Huffpost Canada ca
Tim Knight Headshot

Part 5: Can the Commonwealth Survive Without the Queen?

Posted: Updated:

Tim Knight, who started out British and became Canadian, writes the regular HuffPost column Watching the Watchdog. Last Monday he began a six-part series on the Queen of Canada -- whose Diamond Jubilee celebration starts this weekend.

He uses Elizabeth's Canadian titles as a focus for the series:

"Elizabeth the Second, by the Grace of God of the United Kingdom, Canada and Her other Realms and Territories Queen, Head of the Commonwealth, Defender of the Faith."

To try to understand who this Queen of Canada is, what she does and how she does it, Knight wrote a background last Monday. On Tuesday, he started examining her Canadian titles one by one.

Since then he's looked into the next words of the Queen's title. Today he explores the fifth and sixth parts.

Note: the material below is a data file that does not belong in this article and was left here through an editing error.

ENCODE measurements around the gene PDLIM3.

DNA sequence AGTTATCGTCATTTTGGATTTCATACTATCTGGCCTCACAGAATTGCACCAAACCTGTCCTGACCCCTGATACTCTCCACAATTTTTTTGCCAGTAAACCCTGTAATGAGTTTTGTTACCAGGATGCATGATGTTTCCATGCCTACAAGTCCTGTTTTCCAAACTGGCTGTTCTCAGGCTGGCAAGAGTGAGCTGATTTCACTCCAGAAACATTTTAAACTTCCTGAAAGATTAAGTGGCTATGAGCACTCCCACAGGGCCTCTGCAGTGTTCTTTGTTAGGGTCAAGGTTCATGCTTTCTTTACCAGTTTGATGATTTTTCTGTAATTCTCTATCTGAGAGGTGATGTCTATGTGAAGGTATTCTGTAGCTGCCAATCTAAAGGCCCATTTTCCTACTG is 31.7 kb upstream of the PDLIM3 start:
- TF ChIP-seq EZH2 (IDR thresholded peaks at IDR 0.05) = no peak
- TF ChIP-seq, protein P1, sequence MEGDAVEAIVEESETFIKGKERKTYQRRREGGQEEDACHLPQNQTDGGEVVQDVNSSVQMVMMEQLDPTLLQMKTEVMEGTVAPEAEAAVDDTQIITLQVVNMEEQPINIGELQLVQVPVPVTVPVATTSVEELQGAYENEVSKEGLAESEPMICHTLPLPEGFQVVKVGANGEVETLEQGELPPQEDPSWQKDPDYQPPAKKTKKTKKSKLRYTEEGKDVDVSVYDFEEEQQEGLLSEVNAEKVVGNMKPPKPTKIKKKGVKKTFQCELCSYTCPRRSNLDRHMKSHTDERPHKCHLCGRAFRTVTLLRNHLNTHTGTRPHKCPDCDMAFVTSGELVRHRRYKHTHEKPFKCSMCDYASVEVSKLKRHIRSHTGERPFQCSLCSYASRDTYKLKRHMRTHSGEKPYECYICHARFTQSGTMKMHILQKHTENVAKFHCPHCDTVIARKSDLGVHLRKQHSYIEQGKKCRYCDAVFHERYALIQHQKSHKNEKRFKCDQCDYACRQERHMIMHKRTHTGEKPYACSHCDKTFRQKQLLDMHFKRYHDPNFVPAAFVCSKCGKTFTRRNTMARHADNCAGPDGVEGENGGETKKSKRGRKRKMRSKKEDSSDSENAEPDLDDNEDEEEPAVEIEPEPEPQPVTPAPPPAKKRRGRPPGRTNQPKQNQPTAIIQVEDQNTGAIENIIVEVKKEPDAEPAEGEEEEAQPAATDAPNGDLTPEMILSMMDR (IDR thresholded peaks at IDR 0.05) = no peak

... And Her Other Realms and Territories ...

Elizabeth is hereditary Queen of 16 independent, sovereign states known as her realms and territories, nearly all former British colonies.

Members are Canada, Australia, New Zealand, Jamaica, the Bahamas, Barbados, Saint Kitts and Nevis, Antigua, Belize, Granada, Saint Vincent and the Grenadines, Solomon Islands, Tuvalu, Papua New Guinea and the United Kingdom.

She's not been particularly successful at keeping these realms and territories together -- inheriting 32, but now reigning over only half that many. Even so, 137-million people live in them

Elizabeth came dangerously close to losing even her British realm when Princess Diana died. For too long she refused to show what the British people considered proper respect and her popularity tanked. One Briton out of every four called for the end to the monarchy.